Mumbai: India’s real GDP is projected to grow by 7% in FY10, the Centre for Monitoring Indian Economy (CMIE) said in its monthly review here.
CMIE expects the growth rate to climb slowly from around 6% in the first-half to about 8% in the second-half of FY10.
The real GDP (gross domestic product) would be close to the 7.1% growth that is likely to be achieved in FY09. The global liquidity crisis in late September 2008 has suddenly brought the economy’s story of 9% growth to a grinding halt. FY10 would gradually recover from this jolt.
Signs of recovery are already evident in the little data that is available for January 2009. While the global economy seems to be getting into a deep crisis, the domestic Indian economy is likely to see a smarter and quicker recovery in FY10, it said.
The agricultural sector has traditionally been the principal source of volatility in the overall growth of the Indian economy. A decline in GDP growth is usually the result of a fall in agricultural production.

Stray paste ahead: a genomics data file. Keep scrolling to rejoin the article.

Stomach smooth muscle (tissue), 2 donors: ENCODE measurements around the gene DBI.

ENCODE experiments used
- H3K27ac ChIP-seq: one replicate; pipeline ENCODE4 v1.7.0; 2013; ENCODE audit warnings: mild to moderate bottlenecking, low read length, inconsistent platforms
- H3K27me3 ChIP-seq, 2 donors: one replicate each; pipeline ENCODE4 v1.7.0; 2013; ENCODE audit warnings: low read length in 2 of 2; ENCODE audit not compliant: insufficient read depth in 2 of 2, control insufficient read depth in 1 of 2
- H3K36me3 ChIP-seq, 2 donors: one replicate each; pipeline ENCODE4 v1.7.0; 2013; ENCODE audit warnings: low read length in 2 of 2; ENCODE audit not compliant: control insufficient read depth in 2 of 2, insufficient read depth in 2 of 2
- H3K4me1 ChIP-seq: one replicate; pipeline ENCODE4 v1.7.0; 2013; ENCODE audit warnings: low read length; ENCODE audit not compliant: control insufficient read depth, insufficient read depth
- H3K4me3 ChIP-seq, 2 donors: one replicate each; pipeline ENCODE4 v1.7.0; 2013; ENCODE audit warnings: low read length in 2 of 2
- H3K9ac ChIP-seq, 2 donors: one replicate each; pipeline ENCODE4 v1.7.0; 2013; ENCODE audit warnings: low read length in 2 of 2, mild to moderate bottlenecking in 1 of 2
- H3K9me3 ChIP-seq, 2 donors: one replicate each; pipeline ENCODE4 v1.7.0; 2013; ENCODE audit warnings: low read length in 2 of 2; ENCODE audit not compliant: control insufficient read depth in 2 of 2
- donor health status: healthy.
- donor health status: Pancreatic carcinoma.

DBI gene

In the last ten-year period ending 2005, the agricultural sector recorded a fall in output in every alternate year.
CMIE pointed out that this seriously debilitating trend seems to have been reversed. The agriculture sector has registered positive growth for four consecutive years-from FY06 to FY09.
CMIE expects it to register a positive growth rate again for the fifth consecutive year, in FY10.
We expect the growth rate to slow down to 2.4%. Nevertheless, a fifth consecutive year of positive growth in agriculture would contribute directly to the growth in FY10 and would have a positive impact on domestic demand, CMIE report said.
The agriculture sector registered a 2.2% fall in output in the third quarter of FY09. This decline was not expected, although it comes after a 2.4% fall in kharif sowing and, it comes over a high base since the corresponding quarter a year ago had seen a growth of 6.9%.
We believe that at least a part of the fall may get corrected with revisions in agriculture production data. This is likely to happen in the case of cotton and to a small extent in the case of rice.
The fall of October-December 2008 does not dilute the new confidence in agriculture because production is increasingly shifting in favour of the Rabi season. And, while Kharif sowing was down by 2.4%, Rabi sowing is up by 3.1%. Higher MSPs and market prices have spurred sowings in favour of cash crops, CMIE said.